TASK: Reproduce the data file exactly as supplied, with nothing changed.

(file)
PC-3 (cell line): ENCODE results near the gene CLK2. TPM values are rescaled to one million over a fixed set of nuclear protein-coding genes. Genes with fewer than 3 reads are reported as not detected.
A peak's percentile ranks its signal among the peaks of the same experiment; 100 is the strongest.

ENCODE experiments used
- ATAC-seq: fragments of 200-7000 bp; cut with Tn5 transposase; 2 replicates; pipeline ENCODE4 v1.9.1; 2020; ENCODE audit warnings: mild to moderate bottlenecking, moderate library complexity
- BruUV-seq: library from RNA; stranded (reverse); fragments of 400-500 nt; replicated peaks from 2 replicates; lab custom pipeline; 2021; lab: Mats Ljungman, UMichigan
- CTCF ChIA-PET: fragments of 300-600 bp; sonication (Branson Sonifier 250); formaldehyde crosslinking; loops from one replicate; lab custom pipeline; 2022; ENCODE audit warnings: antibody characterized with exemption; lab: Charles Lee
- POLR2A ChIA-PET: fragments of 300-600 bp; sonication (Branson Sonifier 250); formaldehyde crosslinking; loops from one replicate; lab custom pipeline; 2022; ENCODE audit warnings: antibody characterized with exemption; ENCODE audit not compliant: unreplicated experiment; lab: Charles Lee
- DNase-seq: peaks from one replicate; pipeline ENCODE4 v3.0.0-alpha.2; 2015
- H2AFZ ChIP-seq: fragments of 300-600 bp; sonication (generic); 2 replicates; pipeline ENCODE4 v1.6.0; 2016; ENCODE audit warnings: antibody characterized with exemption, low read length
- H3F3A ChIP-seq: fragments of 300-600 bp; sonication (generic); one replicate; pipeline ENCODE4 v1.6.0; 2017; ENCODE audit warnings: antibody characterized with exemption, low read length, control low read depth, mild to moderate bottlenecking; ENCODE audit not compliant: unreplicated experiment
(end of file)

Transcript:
PC-3 (cell line): ENCODE results near the gene CLK2. TPM values are rescaled to one million over a fixed set of nuclear protein-coding genes. Genes with fewer than 3 reads are reported as not detected.
A peak's percentile ranks its signal among the peaks of the same experiment; 100 is the strongest.

ENCODE experiments used
- ATAC-seq: fragments of 200-7000 bp; cut with Tn5 transposase; 2 replicates; pipeline ENCODE4 v1.9.1; 2020; ENCODE audit warnings: mild to moderate bottlenecking, moderate library complexity
- BruUV-seq: library from RNA; stranded (reverse); fragments of 400-500 nt; replicated peaks from 2 replicates; lab custom pipeline; 2021; lab: Mats Ljungman, UMichigan
- CTCF ChIA-PET: fragments of 300-600 bp; sonication (Branson Sonifier 250); formaldehyde crosslinking; loops from one replicate; lab custom pipeline; 2022; ENCODE audit warnings: antibody characterized with exemption; lab: Charles Lee
- POLR2A ChIA-PET: fragments of 300-600 bp; sonication (Branson Sonifier 250); formaldehyde crosslinking; loops from one replicate; lab custom pipeline; 2022; ENCODE audit warnings: antibody characterized with exemption; ENCODE audit not compliant: unreplicated experiment; lab: Charles Lee
- DNase-seq: peaks from one replicate; pipeline ENCODE4 v3.0.0-alpha.2; 2015
- H2AFZ ChIP-seq: fragments of 300-600 bp; sonication (generic); 2 replicates; pipeline ENCODE4 v1.6.0; 2016; ENCODE audit warnings: antibody characterized with exemption, low read length
- H3F3A ChIP-seq: fragments of 300-600 bp; sonication (generic); one replicate; pipeline ENCODE4 v1.6.0; 2017; ENCODE audit warnings: antibody characterized with exemption, low read length, control low read depth, mild to moderate bottlenecking; ENCODE audit not compliant: unreplicated experiment